BAML is hoping to attract long-term investors

Bank of America Merrill Lynch is seeking to attract long-term investors who have become disillusioned with equity markets through its new trading system, Instinct Natural, a crossing network geared towards customers that want to trade in blocks. But some market participants expressed doubts about the potential of bank-operated platforms to meet the needs of long-term investors.

“Instinct X is a close-knit, carefully selected community,” said Rod Burns, head of US West Coast portfolio products, BAML. “There’s a good reason for that. Institutional investors want to trade with other long-term investors. They want counterparties they are comfortable with – and we are providing a strong platform for them to do that.”

Instinct Natural is a part of Instinct X, BAML’s own alternative trading system. It is a matching engine that does not display quotes on the public market, but sources liquidity from the flows available within BAML and its private client pool. The idea is that the buy-side trader will rest their order conditionally in Instinct X and await an invitation to firm up; in time, it is hoped that users will find natural crosses in larger sizes while avoiding market impact.

Average order sizes in US equities have gradually declined over the last several years. For long-term institutional investors that are trying to make portfolio adjustments, trading in smaller sizes can be less than ideal. At the same time, diminishing trade sizes and the presence of high-frequency traders have combined to make the danger of market impact more pressing for institutional investors, since a large block of stock becomes more and more conspicuous in a market of small, fast-moving orders.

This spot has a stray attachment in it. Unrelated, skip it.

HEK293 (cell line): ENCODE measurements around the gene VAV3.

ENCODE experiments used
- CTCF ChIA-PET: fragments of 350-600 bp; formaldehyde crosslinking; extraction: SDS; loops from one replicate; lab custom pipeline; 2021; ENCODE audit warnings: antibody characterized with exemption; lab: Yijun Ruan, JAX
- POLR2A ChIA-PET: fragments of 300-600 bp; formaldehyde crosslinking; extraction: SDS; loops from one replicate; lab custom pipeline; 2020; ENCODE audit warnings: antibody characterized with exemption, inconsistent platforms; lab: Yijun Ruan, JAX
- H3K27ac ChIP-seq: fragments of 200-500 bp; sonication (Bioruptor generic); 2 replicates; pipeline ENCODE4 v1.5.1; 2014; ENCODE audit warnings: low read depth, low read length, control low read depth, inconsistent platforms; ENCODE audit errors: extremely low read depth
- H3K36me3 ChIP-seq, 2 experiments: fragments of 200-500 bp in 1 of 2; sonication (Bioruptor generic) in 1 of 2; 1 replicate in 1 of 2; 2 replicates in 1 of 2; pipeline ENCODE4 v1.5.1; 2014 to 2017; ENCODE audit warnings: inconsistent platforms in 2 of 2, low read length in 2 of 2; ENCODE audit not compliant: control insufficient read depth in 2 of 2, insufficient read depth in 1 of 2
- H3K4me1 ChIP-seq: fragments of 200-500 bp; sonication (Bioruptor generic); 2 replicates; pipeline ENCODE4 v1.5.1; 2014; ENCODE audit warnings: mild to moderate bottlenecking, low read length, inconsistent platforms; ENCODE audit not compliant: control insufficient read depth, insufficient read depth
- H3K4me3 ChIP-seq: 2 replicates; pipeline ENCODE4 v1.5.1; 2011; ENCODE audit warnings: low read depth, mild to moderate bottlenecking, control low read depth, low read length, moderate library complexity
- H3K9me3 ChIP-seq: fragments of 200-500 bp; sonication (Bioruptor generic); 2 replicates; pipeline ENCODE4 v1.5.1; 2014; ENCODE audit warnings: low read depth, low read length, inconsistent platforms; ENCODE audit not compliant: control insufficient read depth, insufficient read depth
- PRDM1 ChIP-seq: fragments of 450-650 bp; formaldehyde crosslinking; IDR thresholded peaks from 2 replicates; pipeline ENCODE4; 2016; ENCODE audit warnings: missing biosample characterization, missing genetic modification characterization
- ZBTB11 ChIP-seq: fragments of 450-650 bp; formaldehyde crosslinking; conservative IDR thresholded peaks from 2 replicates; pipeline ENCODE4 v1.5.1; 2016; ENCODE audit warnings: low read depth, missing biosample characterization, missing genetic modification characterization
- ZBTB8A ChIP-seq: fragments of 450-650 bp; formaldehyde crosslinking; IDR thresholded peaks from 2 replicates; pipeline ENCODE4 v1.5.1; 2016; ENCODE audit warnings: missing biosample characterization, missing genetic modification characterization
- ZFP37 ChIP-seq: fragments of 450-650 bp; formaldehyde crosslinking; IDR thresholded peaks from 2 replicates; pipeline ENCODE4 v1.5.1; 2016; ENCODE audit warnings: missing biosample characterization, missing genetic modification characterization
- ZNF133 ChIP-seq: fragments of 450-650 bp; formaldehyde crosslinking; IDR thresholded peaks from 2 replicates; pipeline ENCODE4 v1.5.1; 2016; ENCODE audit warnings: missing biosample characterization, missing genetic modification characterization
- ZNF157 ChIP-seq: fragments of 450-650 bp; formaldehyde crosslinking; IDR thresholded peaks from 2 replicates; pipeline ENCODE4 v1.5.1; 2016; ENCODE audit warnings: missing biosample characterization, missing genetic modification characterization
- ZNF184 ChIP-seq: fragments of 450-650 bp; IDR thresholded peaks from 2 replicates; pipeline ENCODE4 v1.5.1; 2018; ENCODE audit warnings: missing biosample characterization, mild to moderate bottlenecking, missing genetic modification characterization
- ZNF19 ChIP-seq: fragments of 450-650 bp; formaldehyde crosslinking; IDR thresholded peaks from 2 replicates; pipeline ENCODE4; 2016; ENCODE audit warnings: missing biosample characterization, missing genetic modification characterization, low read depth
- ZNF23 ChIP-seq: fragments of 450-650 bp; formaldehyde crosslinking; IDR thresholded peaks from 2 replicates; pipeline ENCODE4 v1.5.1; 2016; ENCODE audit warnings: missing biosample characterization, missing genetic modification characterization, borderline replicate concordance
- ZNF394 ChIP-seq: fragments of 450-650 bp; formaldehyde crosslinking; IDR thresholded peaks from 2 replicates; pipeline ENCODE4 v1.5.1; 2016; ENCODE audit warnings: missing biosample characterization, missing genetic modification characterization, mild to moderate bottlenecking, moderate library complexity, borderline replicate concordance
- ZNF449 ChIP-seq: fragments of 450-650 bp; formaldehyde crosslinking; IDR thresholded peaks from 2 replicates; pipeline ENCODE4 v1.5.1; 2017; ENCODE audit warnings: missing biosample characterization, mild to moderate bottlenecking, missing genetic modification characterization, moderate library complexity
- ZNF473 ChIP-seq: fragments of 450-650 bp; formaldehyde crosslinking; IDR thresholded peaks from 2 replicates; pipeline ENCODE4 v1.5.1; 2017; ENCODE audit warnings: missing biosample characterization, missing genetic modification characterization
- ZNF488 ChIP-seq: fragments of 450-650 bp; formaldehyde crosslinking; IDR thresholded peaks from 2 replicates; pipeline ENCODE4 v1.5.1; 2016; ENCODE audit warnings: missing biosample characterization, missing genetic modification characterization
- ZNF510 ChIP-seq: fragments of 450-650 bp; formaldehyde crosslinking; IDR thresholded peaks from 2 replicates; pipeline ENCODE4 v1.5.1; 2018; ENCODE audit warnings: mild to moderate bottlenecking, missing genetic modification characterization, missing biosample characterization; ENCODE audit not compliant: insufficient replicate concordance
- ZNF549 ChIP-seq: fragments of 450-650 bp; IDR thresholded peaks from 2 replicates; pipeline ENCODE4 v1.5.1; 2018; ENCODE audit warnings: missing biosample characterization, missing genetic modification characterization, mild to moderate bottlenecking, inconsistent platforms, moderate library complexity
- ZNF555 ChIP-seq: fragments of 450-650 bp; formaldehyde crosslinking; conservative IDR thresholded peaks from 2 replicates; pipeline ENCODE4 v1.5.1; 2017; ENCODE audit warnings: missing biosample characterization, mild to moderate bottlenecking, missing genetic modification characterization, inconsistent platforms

In response, buy-side crossing networks such as Liquidnet have emerged, targeted at business from long-only investors. Several bank-owned dark pools exist, including Goldman Sachs Sigma X, UBS MTF and BAML’s Instinct X. These platforms generally operate a mid-point cross, which means that long-term investors will never have to cross the spread and therefore potentially gain a better price for their transactions.

BAML insists that its own pool offers a better deal for long-only investors because of the bank’s internal liquidity, and because of the differences in the way that the technology works, compared to a traditional buy-side crossing network.

“If you were to put the aggregate liquidity of BAML against some of those other services, it would compare very favourably,” said Burns. “We had 12.9% of US composite volume as of the end of last month. The other difference is that unlike other crossing networks, we don’t use blotter scraping.”

Blotter scraping is a form of trading connectivity in which a dark pool such as Liquidnet will connect to client order management systems, so that when a portfolio manager enters an order, it can be registered in the system and circulate until a cross is found. But according to Burns, changes in market structure and technology mean that investors may be cautious about the security of such an arrangement.